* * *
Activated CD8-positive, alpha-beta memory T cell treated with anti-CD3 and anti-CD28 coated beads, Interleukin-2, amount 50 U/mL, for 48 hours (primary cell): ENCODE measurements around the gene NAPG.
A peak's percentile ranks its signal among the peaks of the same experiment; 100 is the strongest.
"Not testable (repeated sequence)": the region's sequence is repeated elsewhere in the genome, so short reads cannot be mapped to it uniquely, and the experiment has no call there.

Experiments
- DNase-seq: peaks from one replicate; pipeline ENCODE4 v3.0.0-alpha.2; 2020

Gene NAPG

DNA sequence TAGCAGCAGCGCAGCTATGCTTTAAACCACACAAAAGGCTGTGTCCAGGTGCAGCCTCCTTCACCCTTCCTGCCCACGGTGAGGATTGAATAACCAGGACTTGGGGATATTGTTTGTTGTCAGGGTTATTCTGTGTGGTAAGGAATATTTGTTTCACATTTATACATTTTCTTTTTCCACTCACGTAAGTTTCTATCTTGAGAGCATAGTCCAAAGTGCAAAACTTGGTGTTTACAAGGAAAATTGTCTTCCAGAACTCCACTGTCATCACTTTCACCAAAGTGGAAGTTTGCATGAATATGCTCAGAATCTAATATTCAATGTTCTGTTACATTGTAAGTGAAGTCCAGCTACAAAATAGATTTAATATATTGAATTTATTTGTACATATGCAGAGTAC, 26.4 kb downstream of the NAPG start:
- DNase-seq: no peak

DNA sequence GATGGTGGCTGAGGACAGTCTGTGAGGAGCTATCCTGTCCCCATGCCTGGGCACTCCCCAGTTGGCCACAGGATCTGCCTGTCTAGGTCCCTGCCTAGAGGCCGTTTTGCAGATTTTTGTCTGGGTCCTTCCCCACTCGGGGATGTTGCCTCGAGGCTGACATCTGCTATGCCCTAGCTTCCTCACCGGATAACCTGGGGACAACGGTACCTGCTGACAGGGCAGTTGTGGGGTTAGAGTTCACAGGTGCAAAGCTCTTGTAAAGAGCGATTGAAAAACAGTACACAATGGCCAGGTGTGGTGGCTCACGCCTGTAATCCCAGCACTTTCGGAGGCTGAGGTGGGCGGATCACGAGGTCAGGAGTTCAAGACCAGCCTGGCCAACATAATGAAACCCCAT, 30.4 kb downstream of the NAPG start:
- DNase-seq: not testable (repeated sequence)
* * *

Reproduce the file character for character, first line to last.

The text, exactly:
Activated CD8-positive, alpha-beta memory T cell treated with anti-CD3 and anti-CD28 coated beads, Interleukin-2, amount 50 U/mL, for 48 hours (primary cell): ENCODE measurements around the gene NAPG.
A peak's percentile ranks its signal among the peaks of the same experiment; 100 is the strongest.
"Not testable (repeated sequence)": the region's sequence is repeated elsewhere in the genome, so short reads cannot be mapped to it uniquely, and the experiment has no call there.

Experiments
- DNase-seq: peaks from one replicate; pipeline ENCODE4 v3.0.0-alpha.2; 2020

Gene NAPG

DNA sequence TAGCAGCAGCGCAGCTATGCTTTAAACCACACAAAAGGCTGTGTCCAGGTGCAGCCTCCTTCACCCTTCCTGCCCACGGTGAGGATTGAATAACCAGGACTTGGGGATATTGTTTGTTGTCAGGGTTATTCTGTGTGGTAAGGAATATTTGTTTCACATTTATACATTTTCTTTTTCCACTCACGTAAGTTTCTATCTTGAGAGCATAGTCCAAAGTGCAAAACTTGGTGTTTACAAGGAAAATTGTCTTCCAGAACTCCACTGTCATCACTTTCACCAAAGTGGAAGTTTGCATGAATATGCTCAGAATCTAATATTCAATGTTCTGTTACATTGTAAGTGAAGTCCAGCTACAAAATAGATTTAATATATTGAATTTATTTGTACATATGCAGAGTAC, 26.4 kb downstream of the NAPG start:
- DNase-seq: no peak

DNA sequence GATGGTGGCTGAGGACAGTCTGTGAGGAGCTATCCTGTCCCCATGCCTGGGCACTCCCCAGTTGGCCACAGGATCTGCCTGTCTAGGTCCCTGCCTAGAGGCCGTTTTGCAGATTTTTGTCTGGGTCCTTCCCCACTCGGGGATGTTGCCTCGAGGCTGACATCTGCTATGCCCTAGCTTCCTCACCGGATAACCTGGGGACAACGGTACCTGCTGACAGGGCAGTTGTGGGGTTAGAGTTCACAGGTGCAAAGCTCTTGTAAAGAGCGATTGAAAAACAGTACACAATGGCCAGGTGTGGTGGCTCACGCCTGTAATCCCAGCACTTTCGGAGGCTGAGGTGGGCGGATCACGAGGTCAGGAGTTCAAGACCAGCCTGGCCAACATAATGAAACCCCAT, 30.4 kb downstream of the NAPG start:
- DNase-seq: not testable (repeated sequence)